Wednesday, March 4, 2009
"Conflict of Interest," read the first part of a commentary headline appearing in this month's American Journal of Psychiatry, published by the American Psychiatric Association. "An Issue for Every Psychiatrist," ran the second.
More than 25 prominent psychiatrists (and one prominent PhD researcher) were listed as authors. These included Robert Freedman MD, Nancy Andreasen MD, PhD, John Rush MD, Myrna Weissman PhD, and others.
Clearly, they had something important to say.
"To many psychiatrists’ dismay," the commentary opened, "unresolved conflicts of interest between parts of our profession and the pharmaceutical industry continue to be a focus of concern. ... Our standards should address not only the conduct of high-profile opinion leaders, but also our responsibility as individual physicians to deliver to our patients the highest-quality evidence-based medicine."
So far, so good.
The commentary acknowledged reality, namely that if journals didn't publish industry-supported clinical trials, there would be little in the way of new meds research to report. As a bulwark against the industry pushing its own PR disguised as research, the commentary pointed to the AJP's rigorous editorial review standards.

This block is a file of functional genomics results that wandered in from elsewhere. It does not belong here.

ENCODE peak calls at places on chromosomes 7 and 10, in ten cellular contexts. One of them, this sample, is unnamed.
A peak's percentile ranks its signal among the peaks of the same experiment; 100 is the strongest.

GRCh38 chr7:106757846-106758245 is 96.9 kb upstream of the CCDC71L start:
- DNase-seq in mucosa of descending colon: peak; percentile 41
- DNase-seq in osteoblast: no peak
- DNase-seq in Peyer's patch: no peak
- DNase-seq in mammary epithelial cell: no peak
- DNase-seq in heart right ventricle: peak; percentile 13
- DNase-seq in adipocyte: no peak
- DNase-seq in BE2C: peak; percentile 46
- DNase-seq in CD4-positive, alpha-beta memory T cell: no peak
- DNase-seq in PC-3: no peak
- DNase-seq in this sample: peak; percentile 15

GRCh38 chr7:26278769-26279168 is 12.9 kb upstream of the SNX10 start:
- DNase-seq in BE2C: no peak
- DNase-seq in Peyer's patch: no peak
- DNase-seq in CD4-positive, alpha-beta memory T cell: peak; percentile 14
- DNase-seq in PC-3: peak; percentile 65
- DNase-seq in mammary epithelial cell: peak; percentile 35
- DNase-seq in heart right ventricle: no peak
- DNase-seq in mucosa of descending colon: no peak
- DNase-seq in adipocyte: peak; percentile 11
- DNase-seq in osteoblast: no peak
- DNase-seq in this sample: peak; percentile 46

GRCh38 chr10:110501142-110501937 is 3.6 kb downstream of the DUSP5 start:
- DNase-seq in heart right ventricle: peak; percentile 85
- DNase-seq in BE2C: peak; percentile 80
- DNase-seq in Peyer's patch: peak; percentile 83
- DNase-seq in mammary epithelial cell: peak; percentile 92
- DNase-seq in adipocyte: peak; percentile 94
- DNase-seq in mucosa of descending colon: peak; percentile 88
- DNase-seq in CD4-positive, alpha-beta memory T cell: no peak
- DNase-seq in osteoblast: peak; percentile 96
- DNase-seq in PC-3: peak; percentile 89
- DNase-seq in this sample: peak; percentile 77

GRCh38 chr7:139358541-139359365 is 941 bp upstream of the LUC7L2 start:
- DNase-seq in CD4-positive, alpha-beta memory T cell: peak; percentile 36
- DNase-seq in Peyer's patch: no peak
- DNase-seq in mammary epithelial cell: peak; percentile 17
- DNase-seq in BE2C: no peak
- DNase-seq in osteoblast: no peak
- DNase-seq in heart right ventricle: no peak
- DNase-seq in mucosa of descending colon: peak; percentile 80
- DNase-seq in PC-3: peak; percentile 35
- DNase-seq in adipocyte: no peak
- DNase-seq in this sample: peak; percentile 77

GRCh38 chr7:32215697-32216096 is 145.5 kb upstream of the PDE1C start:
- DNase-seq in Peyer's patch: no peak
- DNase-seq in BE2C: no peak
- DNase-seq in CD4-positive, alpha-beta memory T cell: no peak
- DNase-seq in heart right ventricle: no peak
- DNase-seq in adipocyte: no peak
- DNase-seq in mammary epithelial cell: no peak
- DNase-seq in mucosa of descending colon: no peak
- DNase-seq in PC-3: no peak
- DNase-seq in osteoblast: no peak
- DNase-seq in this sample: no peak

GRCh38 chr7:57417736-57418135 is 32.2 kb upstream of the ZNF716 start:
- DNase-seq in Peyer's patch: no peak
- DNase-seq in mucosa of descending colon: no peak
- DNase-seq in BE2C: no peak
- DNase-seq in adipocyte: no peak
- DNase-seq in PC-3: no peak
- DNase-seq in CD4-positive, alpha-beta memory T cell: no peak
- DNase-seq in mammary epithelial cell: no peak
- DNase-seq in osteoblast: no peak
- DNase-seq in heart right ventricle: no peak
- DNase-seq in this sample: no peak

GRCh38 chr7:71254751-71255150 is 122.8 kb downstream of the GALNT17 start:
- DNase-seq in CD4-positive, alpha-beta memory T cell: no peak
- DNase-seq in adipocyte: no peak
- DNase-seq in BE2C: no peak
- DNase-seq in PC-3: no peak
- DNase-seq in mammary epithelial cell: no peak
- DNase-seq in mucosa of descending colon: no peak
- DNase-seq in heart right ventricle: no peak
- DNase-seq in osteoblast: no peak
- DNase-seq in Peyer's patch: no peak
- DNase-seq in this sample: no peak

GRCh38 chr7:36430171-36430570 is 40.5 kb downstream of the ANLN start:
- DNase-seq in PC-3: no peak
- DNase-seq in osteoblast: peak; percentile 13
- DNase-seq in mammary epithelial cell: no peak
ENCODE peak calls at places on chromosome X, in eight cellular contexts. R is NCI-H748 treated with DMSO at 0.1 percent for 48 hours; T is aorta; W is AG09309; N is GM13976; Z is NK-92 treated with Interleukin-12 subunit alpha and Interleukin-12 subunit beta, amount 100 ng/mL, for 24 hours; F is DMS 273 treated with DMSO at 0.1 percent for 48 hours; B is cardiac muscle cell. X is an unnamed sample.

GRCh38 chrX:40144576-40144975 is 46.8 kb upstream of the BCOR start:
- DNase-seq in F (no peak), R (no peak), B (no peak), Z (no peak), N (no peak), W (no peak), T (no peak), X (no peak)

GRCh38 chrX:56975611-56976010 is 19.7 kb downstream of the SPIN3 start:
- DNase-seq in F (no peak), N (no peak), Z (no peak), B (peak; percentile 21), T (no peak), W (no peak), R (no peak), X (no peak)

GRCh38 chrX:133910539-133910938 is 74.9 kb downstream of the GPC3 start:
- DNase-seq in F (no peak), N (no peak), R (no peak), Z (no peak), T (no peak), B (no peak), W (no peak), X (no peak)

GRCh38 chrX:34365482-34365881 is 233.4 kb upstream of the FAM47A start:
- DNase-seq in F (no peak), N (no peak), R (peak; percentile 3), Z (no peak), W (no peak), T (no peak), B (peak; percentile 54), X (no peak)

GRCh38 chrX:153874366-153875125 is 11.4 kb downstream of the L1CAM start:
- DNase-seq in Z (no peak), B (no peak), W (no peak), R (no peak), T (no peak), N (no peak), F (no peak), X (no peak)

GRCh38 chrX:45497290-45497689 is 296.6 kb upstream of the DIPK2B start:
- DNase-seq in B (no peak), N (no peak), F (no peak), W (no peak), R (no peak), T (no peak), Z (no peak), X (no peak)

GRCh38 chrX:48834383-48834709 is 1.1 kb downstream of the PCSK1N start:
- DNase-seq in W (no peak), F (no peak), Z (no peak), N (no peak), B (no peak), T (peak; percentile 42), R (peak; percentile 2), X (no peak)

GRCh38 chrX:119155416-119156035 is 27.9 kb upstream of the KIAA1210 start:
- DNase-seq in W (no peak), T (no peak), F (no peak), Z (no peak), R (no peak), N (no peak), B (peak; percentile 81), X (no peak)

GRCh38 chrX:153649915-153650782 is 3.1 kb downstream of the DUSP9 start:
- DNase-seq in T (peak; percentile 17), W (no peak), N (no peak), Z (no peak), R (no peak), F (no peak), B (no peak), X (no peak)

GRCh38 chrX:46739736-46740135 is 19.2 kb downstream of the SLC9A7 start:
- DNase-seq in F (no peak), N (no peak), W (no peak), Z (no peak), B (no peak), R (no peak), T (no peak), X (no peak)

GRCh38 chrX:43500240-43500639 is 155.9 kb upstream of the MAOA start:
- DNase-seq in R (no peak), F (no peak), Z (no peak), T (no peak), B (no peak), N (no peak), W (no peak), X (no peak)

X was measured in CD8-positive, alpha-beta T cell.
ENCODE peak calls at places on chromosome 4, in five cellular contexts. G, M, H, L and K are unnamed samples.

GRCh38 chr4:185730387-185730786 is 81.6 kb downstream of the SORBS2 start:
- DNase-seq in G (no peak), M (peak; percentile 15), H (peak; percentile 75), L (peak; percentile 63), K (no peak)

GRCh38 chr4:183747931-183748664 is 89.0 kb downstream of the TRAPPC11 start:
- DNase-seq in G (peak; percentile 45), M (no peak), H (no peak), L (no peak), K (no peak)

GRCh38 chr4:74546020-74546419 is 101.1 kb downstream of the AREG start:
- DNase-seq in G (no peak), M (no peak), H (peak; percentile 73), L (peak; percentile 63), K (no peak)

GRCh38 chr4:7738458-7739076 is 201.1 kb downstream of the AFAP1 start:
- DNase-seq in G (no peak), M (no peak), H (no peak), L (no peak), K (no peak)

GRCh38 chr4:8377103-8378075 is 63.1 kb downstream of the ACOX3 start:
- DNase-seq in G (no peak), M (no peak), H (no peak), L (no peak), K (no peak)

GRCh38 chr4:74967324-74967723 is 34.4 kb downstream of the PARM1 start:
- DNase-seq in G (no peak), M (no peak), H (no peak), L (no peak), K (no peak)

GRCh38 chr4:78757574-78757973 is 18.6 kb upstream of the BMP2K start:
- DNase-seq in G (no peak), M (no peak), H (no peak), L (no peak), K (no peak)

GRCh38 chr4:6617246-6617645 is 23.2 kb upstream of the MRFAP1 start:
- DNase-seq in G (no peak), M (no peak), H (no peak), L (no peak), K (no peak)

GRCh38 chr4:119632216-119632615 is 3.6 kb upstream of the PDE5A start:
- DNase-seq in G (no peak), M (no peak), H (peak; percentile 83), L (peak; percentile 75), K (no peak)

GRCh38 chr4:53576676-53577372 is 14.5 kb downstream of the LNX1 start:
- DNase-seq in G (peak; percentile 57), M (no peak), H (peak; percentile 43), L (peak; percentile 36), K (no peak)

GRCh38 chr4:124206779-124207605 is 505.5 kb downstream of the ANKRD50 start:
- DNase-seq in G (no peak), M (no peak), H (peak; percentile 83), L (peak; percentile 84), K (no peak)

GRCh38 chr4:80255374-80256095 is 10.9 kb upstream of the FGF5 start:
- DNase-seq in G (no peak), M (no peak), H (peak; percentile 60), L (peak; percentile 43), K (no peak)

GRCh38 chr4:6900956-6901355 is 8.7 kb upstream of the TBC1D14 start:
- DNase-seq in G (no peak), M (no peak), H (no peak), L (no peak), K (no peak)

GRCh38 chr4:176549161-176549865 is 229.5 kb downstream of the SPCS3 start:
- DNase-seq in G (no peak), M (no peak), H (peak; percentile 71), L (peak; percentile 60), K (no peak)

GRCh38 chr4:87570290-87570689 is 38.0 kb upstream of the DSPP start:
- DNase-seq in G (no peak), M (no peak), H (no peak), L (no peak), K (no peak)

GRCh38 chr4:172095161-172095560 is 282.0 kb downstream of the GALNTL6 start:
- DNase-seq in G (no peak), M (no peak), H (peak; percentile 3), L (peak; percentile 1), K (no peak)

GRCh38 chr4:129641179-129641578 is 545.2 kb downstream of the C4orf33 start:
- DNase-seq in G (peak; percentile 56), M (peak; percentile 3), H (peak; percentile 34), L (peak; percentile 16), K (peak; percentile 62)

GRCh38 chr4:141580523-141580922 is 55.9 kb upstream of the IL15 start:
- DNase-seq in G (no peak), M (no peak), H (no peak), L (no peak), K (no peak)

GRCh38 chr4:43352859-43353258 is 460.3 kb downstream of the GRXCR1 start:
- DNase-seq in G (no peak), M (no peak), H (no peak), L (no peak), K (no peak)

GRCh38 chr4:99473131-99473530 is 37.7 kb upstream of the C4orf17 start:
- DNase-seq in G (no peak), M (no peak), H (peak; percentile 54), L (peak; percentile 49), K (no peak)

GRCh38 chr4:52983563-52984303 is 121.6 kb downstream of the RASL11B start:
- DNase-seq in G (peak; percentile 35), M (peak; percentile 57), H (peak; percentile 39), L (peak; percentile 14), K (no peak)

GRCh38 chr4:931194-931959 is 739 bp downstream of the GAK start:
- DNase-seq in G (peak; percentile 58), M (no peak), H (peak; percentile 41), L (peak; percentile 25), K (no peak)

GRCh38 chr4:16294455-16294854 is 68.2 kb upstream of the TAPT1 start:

Hold on a second ...
In Feb 2006, the AJP published an Eli Lilly-supported study that found:
"Compared to placebo, olanzapine delays relapse into subsequent mood episodes in bipolar I disorder patients ..."
In other words, according to the study, patients on Zyprexa stayed well much longer than patients taking a sugar pill.
The study also revealed that only 21 percent of the Zyprexa patients actually completed the long-term (48-week) phase of the study. These were patients who had responded well to the med during the initial phase of the study.
To phrase this another way, eight in ten patients stopped taking their Zyprexa. Transposing this result to life in the real world, a doctor might think twice before prescribing Zyprexa over the long term. After all, even the best med in the world is useless if patients refuse to take it. Or, based on this information, a doctor might spend extra time informing the patient of the value of staying on the med.
Surely, such an important finding would be highlighted toward the beginning of the article. Surely, it would appear in the article abstract (which is the part most doctors actually read).
Well, no. The finding was buried deep in the study.
Are these the high editorial standards this month's AJP commentary was referring to? If so, heaven help us all.